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  • 12/06/2007, 11:16PM ET

Holding the 2008 Olympics in Beijing is Harmful to Athletes' Health

Bigalke (142-42-16) vs YankeesFan (89-63-11)
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The recent Olympic mountain-bike test event on 22 September in Beijing portended the dangers in which the IOC has placed its athletes in awarding the 2008 Olympics to the Chinese capital. Only eight men from a field of forty-six finished the race. Even reigning world champion Julien Absalon failed to finish. On the women's race, a better ratio emerged: thirteen of twenty-three covered the entire terrain. The thick, muggy air of Beijing took its toll on the finely-tuned athletes. American veteran and single-speed world champion Adam Craig was one of the riders who pulled out.

"I don't drop out of races in my backyard, let alone ones I fly to the other side of the world for...but I did this one. I had no option. After two laps," Craig stated afterward, "my lungs stopped working." Why should nations place their best athletes at pulmonary risk? The Chinese government is taking steps to reduce its pollution, but a lot of the damage wrought on its capital are irreversible in time for the Summer Olympiad. The mountain-bike race proved that even a half-hour of exertion in these conditions is making the healthiest athletes on earth sick...


First of all, they hold it there cause it is a huge city. Secondly, I went to Beijing this summer, and I was expecting the air to be really bad. However, it was not nearly as bad as it is hyped. Why take the risk? Because nothing will likely happen, and it is a huge city that will attract a lot of fans.


If the weather conditions all work out properly for the Olympics, with rainfall tamping down the particulates at the right times and the proposition to remove all auto traffic running smoothly, there will hopefully be no serious incidents. But in two simple hours of mountain-bike racing... on the Olympic course, nonetheless... cyclingnews.com reported athletes "coughing, hacking, spitting up all sorts of gross stuff and feeling nauseous...", shortness of breath and the like. With international rules so strict on what athletes can put into their bodies, this could have massive repercussions.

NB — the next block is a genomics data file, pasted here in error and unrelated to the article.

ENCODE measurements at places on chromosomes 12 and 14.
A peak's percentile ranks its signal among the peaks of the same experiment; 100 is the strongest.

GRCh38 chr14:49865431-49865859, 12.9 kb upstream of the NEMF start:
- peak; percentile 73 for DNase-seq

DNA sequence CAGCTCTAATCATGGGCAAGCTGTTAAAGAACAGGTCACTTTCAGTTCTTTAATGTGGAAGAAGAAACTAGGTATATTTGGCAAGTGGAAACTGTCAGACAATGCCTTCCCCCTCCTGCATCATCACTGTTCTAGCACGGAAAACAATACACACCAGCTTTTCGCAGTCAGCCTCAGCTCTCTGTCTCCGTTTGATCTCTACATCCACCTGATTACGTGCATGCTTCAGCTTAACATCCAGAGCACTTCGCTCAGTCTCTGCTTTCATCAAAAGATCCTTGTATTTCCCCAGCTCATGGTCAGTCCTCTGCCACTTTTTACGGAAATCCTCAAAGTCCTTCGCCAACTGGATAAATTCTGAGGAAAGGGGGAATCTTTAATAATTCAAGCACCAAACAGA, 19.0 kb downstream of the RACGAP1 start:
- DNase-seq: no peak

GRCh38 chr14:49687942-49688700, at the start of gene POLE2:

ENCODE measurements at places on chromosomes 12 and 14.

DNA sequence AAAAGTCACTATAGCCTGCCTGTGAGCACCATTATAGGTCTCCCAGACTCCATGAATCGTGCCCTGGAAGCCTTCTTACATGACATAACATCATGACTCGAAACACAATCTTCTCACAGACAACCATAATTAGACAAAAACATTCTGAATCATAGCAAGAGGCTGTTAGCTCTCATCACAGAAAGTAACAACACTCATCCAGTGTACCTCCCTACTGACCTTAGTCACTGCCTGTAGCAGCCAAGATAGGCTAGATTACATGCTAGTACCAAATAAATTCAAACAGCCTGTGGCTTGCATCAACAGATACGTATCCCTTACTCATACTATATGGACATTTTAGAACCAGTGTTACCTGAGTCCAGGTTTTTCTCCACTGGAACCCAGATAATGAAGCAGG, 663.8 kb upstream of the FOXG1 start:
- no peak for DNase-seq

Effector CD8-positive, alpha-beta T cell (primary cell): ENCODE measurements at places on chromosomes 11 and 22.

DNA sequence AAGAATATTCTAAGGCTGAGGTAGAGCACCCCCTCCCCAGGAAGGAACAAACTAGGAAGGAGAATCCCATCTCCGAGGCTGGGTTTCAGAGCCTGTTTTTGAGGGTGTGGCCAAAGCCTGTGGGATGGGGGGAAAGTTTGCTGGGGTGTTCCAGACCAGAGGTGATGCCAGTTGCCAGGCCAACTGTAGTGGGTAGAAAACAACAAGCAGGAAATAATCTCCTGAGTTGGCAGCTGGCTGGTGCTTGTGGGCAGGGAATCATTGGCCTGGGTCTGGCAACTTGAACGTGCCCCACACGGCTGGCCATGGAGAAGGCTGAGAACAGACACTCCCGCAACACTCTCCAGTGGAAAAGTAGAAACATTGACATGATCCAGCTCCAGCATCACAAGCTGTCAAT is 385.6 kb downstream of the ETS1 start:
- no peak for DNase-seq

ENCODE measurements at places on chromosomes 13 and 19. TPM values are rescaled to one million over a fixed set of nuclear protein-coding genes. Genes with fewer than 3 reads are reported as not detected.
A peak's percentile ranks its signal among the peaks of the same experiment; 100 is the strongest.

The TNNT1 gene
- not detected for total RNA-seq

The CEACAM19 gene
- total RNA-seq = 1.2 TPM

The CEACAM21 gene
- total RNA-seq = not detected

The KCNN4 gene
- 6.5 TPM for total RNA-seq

For instance, say a cyclist or a sprinter with asthma comes to Beijing and the pollution is not under control. They naturally need to use an inhaler to control their bronchial passages. But one too many puffs on the inhaler will set off the drug test for salbutamol, which in high quantities aids muscle recovery. It is used to strengthen the lung tissue, but as top cyclist Alessandro Petacchi can attest, there is no excuse an athlete can render which will debunk a positive test... the athlete can either resist the drugs and put health at risk, or can take medication and risk a lengthy ban...


Olympic athletes should be in shape, no matter how bad the weather conditions are. When I was in China, the only thing that effected me was the serious heat. I think that that might be more of a factor. All of the games are in stadiums, most of them indoors, and even the ones outdoors still have a lot of protection from the air.


The reality of the test is that these athletes were at peak fitness, having just come off a World Cup season and the World Championships. It is one thing to merely be walking around the city as a visitor. It is entirely another to be exerting your body to its physical limits in such conditions. Sure, most athletes won't face any troubles at the indoor venues; but the potential for illness among athletes in outdoor disciplines cannot be understated. If the world champion in mountain biking could not complete the course length, then the potential for the environment to throw the results out of whack certainly comes into play.

China still has almost a year to get the situation in order, but its efforts are amounting to mere window dressing. The Olympics have not yielded a new frame of mind among the Chinese government -- the only reason any steps are being taken are to put as positive a face on for the rest of the world as possible. Beijing is a big city, and its population deserves to host a big event. But that does not mean that the conditions are up to the task. The first test results for the upcoming Olympiad prove that environment will have adverse effects on the athletes.


I realize that they are two different things, but as I said before, if an athlete is truly in shape, they should be able to play their sport anytime, anywhere. I agree that it is taking a risk at their health, but I think it is worth the risk. I don't think that anyone will have true health problems because of these Olympics. If the athletes can set everything aside and focus on winning, this shouldn't even really effect them. The reason many people did bad on the test is because nothing was at steak. It wasn't real. When the intensity is on, they will focus on their event, and not on the pollution in the air.

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